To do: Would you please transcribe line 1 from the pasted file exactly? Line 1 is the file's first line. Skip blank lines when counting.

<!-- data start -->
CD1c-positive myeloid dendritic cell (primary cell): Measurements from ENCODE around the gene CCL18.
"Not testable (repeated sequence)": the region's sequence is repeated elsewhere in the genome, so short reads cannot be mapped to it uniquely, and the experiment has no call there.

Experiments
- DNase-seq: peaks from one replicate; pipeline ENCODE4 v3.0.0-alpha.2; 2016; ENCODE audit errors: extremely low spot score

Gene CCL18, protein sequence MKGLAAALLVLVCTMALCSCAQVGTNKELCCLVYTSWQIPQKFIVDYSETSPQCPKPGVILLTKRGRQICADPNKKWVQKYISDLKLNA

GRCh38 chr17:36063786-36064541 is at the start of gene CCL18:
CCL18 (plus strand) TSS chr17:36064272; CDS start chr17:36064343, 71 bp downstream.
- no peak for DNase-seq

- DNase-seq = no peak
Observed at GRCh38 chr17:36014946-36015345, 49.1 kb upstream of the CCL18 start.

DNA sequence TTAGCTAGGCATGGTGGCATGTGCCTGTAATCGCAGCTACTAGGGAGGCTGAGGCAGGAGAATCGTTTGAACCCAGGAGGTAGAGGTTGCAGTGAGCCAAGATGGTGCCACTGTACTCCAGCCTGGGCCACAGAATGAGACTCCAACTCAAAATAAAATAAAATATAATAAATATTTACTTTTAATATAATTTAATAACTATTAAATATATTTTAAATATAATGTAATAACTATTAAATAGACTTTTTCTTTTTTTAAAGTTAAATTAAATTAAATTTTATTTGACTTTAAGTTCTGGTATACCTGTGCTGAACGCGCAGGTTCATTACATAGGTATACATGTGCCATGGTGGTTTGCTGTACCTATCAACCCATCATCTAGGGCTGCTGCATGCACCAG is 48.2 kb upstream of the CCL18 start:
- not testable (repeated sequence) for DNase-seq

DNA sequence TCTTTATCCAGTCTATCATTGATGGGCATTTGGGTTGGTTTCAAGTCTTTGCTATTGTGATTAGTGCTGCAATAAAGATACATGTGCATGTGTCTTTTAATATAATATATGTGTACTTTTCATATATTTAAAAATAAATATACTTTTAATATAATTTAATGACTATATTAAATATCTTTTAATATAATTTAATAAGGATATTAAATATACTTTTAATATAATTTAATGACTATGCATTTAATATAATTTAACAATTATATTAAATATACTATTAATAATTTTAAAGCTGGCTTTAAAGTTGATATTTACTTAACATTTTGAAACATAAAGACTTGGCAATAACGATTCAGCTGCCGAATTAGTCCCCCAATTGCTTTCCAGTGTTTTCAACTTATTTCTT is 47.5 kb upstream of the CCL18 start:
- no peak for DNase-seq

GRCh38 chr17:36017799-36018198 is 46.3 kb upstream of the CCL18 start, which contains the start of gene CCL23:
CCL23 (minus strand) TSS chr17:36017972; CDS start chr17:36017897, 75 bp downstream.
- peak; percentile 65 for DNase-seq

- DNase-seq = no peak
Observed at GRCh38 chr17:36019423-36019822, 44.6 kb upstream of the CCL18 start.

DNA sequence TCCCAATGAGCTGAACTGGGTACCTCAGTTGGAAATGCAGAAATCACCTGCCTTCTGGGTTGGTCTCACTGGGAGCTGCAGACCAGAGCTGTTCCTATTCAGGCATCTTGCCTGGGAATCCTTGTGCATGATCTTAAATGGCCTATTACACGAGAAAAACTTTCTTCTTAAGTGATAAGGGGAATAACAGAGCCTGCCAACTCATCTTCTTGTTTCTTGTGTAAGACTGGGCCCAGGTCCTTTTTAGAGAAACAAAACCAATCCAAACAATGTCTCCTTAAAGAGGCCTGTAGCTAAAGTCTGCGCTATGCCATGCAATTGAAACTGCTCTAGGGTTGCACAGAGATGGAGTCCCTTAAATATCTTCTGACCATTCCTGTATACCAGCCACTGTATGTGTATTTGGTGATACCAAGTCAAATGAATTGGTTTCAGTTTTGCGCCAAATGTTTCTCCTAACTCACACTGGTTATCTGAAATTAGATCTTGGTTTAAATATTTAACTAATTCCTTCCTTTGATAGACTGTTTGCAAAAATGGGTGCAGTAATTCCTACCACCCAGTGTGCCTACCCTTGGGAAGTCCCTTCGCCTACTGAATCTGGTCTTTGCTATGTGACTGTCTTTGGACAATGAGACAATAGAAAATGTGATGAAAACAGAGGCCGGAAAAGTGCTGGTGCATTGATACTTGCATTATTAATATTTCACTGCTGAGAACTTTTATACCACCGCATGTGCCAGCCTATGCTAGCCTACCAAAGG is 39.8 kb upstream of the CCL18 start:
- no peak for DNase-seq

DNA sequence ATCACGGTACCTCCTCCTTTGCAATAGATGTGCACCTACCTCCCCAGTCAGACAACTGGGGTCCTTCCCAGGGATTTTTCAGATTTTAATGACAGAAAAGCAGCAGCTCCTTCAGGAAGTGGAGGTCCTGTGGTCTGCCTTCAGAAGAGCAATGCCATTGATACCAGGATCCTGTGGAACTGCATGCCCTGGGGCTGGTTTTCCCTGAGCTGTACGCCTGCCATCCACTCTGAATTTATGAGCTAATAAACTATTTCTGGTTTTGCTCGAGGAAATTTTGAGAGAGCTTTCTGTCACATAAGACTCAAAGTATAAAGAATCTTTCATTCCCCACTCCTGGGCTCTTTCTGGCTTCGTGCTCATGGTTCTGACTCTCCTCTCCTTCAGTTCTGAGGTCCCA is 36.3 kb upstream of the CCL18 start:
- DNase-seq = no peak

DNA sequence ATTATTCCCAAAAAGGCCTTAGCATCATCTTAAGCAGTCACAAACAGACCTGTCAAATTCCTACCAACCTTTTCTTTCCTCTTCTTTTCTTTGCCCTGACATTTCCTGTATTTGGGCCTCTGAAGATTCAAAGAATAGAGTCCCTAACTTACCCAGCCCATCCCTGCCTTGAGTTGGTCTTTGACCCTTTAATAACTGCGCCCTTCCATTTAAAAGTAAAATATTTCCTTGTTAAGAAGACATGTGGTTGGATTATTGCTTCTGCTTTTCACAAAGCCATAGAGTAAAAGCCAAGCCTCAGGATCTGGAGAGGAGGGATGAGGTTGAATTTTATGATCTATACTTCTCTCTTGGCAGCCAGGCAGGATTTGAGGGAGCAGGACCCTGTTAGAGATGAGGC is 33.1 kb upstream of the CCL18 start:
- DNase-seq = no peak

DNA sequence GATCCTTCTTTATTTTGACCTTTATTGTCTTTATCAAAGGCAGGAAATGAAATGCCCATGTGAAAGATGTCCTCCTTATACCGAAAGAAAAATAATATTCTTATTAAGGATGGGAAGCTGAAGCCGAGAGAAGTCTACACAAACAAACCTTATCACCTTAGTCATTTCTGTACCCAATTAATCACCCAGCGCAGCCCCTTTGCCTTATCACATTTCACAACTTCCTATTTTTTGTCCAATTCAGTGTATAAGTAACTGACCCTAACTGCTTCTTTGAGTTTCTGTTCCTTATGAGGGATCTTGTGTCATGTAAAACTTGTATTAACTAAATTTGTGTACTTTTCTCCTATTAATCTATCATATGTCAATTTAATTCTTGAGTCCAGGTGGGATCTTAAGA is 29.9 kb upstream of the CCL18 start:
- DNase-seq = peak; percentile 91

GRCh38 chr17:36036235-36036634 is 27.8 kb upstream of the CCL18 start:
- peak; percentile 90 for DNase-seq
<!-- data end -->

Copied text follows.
CD1c-positive myeloid dendritic cell (primary cell): Measurements from ENCODE around the gene CCL18.